As you look over the risk landscape in 2018 and consider the many challenges currently facing LP, are there any areas where you think LP might need to step up its game?

SANTANA LI: Implementation of technology, which is a two-fold problem. First, having the courage to take on new technologies proactively and aggressively—the pace is way too slow, and there needs to be a much greater sense of urgency. The second is much more complicated—the lack of innovative technologies to actually implement. This is an industry starving for real game-changing innovation but also an industry starving for those willing and able to drive that same innovation. This needs to change.

It’s also infuriating that we live in a society where going to work, going to the mall, going to a movie theatre, or even going to school comes literally with a risk of being shot or killed. A fundamental change is required. I can assure you that no amount of “thoughts and prayers” from our political leaders is going to fix this growing problem. LP folks need to think broadly about risks—not just losses.

TONKON: Technology is being embraced more rapidly than ever before, and the race to support the many facets of an omni-channel solution is driving most retail investments. But as history has shown, this race can lead to the need for greater loss prevention efforts because some retailers’ risk assessments were not fully considered at the time of implementation. As a result, initiatives such as “buy online/pick up in-store” and touchless in-store purchasing have exposed greater risks than initially understood.

Another key trend is in the world of big data, moving beyond data analytics to prescriptive analytics and the need for qualified professionals. Over the last four years, we have worked with the Retail Industry Leaders Association (RILA) to mentor students at the University of Texas at Austin McCombs School of Business Master of Science in Business Analytics program. This leading global program develops data scientists that RILA matches with major retailers to analyze major loss prevention challenges. With efforts like these, all industries will enable the faster transition of data into actionable information.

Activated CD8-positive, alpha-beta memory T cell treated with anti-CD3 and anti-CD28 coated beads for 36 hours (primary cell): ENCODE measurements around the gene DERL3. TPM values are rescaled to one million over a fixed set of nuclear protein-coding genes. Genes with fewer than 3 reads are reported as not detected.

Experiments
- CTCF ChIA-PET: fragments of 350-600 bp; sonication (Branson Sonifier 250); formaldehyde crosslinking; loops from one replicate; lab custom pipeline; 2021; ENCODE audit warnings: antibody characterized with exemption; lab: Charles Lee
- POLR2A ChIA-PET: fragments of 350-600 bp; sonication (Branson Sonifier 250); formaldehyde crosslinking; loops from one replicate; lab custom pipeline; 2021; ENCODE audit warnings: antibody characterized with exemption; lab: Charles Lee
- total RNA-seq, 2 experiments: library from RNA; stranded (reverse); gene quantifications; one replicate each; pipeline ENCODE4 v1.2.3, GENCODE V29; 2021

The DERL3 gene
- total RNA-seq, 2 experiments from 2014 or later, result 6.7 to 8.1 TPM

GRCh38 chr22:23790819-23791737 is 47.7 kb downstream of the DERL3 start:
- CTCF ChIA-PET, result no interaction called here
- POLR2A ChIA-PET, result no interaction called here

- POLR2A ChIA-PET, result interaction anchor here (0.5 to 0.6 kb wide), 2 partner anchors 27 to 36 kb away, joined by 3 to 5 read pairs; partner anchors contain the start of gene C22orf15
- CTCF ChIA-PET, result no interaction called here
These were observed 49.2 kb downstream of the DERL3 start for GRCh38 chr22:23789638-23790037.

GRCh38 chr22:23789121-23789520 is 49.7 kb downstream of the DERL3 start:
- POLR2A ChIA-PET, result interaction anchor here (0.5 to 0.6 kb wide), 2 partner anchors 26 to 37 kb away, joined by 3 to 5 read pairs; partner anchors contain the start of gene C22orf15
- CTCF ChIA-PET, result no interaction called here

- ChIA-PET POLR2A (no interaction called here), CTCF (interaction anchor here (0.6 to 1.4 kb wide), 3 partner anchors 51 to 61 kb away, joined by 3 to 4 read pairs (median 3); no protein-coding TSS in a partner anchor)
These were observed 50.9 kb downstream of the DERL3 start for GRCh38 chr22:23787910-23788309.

CARTER: We as an industry are unprepared for the opioid epidemic, which doesn’t discriminate and can affect any individual and community. It’s unsafe and creates uncomfortable and challenging situations for us all. As loss prevention professionals, we will need to identify with it, accept it’s here, learn more about it, and figure out how we can adapt to provide a safer and more secure shopping environment for our communities.

Technology advancements are coming fast and furiously. As you look at the year ahead, do you see technology reshaping retail or loss prevention? If so, how?

TONKON: Retail is already being reshaped by changing consumer expectations. Organizations need real-time visibility and location solutions, which transform the physical to digital, so they can sense what’s happening in their operations, analyze that data to deliver insights, and act on those insights to make smarter decisions. Retailers specifically require real-time visibility across all purchasing channels to ensure they have what the shopper wants when and how they want it, or shoppers will buy somewhere else.

In loss prevention, this transition is well underway as companies move to utilizing technology and analytics that will sense, analyze, and notify store associates to act immediately on a real-time situation. These actions are geared to prevent a loss or situation from occurring in the first place because of the ability to capture data and recognize that an occurrence outside of a certain threshold is taking place so that a message can be sent to a store associate equipped with the mobile device to take action in real time.